There is a clutch of English lemmas that are being miscategorised as multiword terms because they contain digraph-breaking hyphens, e.g. re-entry and co-operate. If the headline template were {{head}}, one could fix this by adding |nomultiwordcat= to the call of the headword template. Unfortunately, these words need Module:en-headword, which is protected against correction, so could someone please add the parameter to the module and let us know when the lemmas can be fixed. --RichardW57m (talk) 14:39, 3 May 2023 (UTC)Reply[reply]

@RichardW57 This is implemented for English. Let me know if there are other languages needing similar treatment. Benwing2 (talk) 09:42, 17 May 2023 (UTC)Reply[reply]

multitrans formatting questionEdit

In [[plate]], when {{multitrans|data= is placed inside the first translation table, and its closing brackets are inside the second table (so it encompasses the second table's trans-top but not the first table's, and the first table's trans-bottom but not the second table's), is this the intended format? (It seems ... unintuitive. Unaesthetic. But as long as it works, I suppose it's fine.)

{{trans-top|silver coin}}{{multitrans|data=
* Finnish: {{tt+|fi|hopearaha}}

{{trans-top|heraldic charge: roundel of silver}}
* Swedish: {{tt|sv|[[bysantin]] [[av]] [[silver]]|c}}, {{tt|sv|[[rundel]] [[av]] [[silver]]|c}}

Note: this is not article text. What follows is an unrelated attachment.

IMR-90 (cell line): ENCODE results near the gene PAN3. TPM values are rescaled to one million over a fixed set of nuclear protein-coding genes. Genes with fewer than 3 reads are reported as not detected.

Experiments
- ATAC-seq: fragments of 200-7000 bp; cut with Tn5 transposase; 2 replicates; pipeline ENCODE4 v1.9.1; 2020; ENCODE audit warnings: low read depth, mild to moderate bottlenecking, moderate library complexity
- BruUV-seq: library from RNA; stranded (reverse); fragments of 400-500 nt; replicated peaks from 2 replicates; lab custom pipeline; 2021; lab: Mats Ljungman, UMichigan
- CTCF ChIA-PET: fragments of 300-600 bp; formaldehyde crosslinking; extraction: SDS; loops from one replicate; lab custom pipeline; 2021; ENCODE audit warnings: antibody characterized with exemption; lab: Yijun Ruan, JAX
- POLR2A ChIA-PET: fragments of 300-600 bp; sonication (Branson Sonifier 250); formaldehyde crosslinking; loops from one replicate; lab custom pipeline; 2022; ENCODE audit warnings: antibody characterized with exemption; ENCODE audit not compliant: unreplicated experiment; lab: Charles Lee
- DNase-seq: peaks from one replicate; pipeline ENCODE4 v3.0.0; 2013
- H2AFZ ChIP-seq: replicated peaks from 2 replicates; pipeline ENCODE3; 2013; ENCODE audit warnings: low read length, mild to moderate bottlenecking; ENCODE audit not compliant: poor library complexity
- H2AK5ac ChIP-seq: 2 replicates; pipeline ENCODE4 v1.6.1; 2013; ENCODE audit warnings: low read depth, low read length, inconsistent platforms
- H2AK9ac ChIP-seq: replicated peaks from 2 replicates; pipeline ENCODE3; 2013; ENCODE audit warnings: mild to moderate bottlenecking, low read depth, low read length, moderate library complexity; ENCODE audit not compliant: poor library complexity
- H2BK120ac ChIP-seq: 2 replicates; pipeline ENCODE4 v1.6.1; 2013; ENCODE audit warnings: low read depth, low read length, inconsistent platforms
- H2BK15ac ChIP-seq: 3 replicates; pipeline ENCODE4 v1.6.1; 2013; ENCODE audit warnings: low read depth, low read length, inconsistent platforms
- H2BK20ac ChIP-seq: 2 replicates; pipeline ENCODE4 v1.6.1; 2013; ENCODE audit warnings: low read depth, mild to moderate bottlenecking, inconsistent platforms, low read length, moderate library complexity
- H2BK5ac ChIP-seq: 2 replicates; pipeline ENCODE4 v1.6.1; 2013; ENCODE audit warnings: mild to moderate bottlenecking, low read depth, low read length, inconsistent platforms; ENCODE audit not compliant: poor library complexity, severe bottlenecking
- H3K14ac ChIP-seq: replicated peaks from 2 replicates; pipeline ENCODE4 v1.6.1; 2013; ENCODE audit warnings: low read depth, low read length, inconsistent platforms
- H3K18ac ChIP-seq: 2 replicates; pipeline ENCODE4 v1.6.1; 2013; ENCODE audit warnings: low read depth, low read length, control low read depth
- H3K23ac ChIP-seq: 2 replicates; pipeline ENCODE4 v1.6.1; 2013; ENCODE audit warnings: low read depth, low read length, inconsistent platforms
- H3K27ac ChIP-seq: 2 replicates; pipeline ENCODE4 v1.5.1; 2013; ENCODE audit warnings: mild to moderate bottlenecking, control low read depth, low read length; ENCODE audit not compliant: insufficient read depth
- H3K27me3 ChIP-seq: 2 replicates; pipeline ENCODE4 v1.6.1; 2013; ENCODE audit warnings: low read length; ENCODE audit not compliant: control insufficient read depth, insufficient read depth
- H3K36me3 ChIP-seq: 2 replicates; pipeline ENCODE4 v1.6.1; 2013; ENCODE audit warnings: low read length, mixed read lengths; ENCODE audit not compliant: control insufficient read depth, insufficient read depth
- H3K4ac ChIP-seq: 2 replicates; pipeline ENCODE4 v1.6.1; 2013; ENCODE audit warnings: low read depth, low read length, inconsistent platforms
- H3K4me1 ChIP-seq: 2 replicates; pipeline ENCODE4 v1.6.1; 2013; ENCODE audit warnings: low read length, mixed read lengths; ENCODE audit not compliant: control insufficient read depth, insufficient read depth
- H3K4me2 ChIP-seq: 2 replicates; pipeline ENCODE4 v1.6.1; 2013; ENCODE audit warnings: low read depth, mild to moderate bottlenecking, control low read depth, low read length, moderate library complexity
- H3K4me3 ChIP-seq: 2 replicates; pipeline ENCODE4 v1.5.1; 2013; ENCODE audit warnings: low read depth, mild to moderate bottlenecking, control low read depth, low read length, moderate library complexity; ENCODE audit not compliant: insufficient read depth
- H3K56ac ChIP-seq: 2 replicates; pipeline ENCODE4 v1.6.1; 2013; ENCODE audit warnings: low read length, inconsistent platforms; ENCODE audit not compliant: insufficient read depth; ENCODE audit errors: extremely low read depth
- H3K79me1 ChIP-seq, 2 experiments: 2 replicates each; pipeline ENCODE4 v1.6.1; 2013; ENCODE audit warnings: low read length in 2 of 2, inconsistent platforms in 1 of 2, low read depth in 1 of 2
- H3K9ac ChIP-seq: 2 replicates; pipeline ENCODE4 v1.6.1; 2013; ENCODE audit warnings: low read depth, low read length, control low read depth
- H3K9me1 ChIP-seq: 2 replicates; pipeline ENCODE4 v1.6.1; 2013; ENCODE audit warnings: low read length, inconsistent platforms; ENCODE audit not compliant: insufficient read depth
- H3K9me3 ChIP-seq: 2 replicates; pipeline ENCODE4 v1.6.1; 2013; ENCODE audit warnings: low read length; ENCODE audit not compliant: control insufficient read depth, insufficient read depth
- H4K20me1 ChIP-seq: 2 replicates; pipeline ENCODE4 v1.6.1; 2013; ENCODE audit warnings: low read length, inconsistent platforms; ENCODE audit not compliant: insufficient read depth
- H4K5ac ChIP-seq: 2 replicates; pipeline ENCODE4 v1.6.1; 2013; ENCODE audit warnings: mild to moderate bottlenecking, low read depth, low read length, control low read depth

- -sche (discuss) 20:37, 3 May 2023 (UTC)Reply[reply]

(Is it so there's a balanced pair of trans-top and trans-bottom outside the multitrans? Aha.) - -sche (discuss) 20:54, 3 May 2023 (UTC)Reply[reply]
@-sche I typically place the call to {{multitrans}} after the first {{trans-top}} so it doesn't interfere with the translation adder, which seems to have difficulties if you place the call outside the {{trans-top}}. This all happens to work because the result of expanding {{trans-top}} and {{trans-bottom}} is HTML code, which passed unchanged by {{multitrans}} (it just looks for certain special Unicode chars that are output by {{tt}} and {{tt+}}, and processes them into translation entries). Ideally we should fix the translation adder so it isn't confused by {{multitrans}} calls. Benwing2 (talk) 04:09, 4 May 2023 (UTC)Reply[reply]
@-sche @Benwing2 This was previously the case, but @Erutuon fixed it so that it's no longer an issue. It would probably be a good idea to run a small bot job to correct any of these so that multitrans starts above the first {{trans-top}} and ends after the last {{trans-bottom}}. Theknightwho (talk) 11:53, 4 May 2023 (UTC)Reply[reply]

CFI requested editEdit

In March I posted a thread at Wiktionary:Grease_pit/2023/March#cat's_pyjamas_and_CFI. Since it's no longer visible from the main Grease Pit page, and because it attracted little attention, I made the edit myself and the redirects are now flipped around. I still am requesting an edit for the CFI page, however. Even the person who wanted to keep the pages the way they had been agreed with me that bomb vs the bomb is a good example to use on the CFI page in this section: Wiktionary:Criteria_for_inclusion#Articles. Could some please make that change? Thank you, Soap 10:00, 4 May 2023 (UTC)Reply[reply]

Damn, we need a much better process for requesting minor edits to protected pages...   Done this one. This, that and the other (talk) 11:23, 4 May 2023 (UTC)Reply[reply]